I currently have hot rods with SFT, hydraulic roller, and solid roller. The lash (preload) on the hydraulic had never been touched in 18 years. The SFT lash doesn't change enough to bother even checking every year. Both are street cars that see occasional track time. The solid roller in the racecar gets checked every 20-25 passes. It's always spot on with maybe 1 or 2 valves being .001" out of spec. So why do we check lash? Performance? Seldom if ever is it off enough to effect performance. I do it to keep an eye on valve train health. If it's loose at a check by more than .002" I'm keeping an eye on it. If it's .005" or more there is a problem, roller tappet wheel loose, rocker shaft bearing loose?. If it's tight, same reasoning. Retainer pulling thru? valve stretching? The lash on the racecar is documented in a notebook. If one valve were to consistantly be out of spec it would show and get attention.
With the solid roller, I would check lash about once a year after it was set where I wanted it. Lash didn't change over 10 years, but if it did it would have let me know something was not right. I should have inspected the valve spring pressures after 10 years, but I didn't and floated a valve breaking it.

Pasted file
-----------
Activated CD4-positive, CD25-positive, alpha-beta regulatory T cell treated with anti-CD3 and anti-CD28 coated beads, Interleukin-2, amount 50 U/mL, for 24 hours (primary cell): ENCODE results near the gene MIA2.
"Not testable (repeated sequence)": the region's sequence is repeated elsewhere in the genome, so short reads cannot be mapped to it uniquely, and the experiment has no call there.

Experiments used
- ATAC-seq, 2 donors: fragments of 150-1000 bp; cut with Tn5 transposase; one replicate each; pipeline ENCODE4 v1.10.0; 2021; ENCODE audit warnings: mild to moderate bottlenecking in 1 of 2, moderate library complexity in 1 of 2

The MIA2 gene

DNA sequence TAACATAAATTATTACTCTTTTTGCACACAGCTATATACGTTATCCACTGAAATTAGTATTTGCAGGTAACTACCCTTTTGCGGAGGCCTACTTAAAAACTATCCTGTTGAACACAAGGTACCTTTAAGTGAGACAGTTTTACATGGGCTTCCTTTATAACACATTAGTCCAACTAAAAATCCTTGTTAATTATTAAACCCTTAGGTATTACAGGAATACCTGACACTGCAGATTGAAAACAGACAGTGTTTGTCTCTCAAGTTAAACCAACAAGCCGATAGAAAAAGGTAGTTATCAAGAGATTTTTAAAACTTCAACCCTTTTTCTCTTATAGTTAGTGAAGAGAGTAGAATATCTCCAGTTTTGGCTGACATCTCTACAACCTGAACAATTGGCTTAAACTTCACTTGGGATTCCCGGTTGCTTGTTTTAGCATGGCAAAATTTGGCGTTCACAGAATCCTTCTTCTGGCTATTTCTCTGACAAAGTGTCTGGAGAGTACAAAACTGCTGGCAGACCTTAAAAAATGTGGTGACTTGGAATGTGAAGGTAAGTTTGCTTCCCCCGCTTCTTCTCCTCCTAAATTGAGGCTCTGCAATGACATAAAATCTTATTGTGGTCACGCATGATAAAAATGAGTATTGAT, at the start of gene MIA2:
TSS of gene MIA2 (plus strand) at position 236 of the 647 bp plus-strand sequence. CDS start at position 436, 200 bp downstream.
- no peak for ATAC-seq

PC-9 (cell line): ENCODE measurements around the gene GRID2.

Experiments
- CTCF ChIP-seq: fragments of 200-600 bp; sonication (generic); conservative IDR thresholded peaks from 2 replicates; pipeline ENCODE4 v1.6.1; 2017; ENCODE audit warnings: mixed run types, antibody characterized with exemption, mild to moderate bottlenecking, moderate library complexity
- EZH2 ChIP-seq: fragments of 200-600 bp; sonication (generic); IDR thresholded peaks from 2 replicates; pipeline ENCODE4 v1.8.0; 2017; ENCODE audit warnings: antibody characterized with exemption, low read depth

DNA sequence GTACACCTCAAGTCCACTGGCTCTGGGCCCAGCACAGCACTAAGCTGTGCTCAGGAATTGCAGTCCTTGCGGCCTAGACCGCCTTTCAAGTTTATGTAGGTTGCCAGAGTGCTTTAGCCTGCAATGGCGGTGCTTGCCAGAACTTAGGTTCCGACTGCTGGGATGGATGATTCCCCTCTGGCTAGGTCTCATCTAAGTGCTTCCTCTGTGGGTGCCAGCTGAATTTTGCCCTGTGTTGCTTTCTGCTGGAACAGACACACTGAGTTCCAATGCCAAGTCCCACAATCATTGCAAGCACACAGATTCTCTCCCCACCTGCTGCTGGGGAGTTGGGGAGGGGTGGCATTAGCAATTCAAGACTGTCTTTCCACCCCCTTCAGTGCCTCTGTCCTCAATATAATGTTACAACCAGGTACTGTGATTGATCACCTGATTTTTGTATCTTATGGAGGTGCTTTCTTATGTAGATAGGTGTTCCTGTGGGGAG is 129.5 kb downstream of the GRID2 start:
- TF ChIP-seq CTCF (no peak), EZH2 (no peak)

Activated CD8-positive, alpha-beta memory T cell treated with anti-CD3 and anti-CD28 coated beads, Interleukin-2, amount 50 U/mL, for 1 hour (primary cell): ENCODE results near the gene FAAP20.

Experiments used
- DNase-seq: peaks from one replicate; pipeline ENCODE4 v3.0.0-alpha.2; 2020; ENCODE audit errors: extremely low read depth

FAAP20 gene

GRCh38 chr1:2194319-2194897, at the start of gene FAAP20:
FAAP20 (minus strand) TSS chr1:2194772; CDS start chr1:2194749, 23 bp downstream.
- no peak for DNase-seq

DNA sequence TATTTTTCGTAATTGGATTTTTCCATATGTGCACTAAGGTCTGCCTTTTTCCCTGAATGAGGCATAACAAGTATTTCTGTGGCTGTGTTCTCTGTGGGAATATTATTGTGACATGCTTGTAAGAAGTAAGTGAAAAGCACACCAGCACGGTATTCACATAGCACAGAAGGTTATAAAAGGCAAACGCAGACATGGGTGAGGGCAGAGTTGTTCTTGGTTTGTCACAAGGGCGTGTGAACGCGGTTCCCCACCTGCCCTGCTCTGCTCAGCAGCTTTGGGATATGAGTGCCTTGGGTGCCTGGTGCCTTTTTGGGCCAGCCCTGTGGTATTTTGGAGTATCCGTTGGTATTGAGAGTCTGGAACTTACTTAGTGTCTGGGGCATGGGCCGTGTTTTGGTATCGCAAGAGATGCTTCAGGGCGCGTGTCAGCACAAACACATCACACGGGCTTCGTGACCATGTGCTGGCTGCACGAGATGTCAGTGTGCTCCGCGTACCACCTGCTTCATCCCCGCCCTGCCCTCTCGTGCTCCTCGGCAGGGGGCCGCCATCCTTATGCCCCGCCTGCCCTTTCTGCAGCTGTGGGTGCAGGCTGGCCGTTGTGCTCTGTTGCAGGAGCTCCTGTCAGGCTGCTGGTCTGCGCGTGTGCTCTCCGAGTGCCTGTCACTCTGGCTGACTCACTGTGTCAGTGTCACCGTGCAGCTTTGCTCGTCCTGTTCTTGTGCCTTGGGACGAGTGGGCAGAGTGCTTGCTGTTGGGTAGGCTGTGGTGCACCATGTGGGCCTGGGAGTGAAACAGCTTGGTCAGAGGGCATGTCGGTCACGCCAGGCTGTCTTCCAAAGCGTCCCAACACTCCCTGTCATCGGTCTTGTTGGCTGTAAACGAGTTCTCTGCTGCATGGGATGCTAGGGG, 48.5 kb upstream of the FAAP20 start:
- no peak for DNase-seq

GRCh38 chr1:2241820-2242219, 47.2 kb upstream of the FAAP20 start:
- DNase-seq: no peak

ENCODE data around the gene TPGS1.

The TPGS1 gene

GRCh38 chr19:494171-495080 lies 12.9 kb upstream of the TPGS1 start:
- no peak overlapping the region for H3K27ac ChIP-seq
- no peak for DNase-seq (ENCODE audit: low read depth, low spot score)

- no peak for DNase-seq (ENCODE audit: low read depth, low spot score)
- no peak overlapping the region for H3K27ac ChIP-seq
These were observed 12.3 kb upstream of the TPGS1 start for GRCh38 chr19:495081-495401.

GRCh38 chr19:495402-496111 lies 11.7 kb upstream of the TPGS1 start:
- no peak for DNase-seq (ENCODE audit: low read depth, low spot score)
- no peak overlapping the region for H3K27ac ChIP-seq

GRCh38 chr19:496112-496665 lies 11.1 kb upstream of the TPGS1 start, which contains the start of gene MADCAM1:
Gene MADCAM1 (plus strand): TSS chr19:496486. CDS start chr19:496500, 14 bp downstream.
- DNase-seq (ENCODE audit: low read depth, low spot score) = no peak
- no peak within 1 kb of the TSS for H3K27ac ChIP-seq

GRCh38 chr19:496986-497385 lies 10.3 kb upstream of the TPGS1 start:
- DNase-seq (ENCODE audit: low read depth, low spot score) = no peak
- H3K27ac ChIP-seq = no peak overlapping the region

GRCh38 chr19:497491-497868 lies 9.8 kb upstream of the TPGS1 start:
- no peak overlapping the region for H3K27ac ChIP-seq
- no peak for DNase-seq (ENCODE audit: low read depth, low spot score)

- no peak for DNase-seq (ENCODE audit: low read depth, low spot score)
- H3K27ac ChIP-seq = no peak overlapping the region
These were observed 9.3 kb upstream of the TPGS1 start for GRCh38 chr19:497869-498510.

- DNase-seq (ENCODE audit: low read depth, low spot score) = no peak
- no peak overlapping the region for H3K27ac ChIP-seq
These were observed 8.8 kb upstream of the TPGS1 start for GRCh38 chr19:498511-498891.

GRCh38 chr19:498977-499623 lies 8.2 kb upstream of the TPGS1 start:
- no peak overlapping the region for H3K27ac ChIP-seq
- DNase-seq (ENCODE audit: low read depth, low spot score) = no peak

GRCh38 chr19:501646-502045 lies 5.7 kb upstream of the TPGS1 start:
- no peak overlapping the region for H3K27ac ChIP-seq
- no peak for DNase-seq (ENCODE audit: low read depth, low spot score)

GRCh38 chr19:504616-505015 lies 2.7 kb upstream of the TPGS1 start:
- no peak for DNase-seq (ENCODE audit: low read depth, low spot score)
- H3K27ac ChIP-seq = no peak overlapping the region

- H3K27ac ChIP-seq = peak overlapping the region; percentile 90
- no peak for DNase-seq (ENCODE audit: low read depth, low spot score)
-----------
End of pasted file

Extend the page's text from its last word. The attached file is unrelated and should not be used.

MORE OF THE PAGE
With more aggressive cam lobes, high valve lifts, and high spring pressures the more you need to maintain the valve train.
Most off the shelf cams are designed with moderate cam lobes that don't need super high spring pressures to control them, because the cam manufactures expect the owner will not do alot of maintenance on the valve train. That is why one of the first questions is cam application.
Back in the day when I ran solid rollers in my bracket car, I checked lash about every 50 runs, seldom any change. For SFT on the street I doubt more than once a year is needed.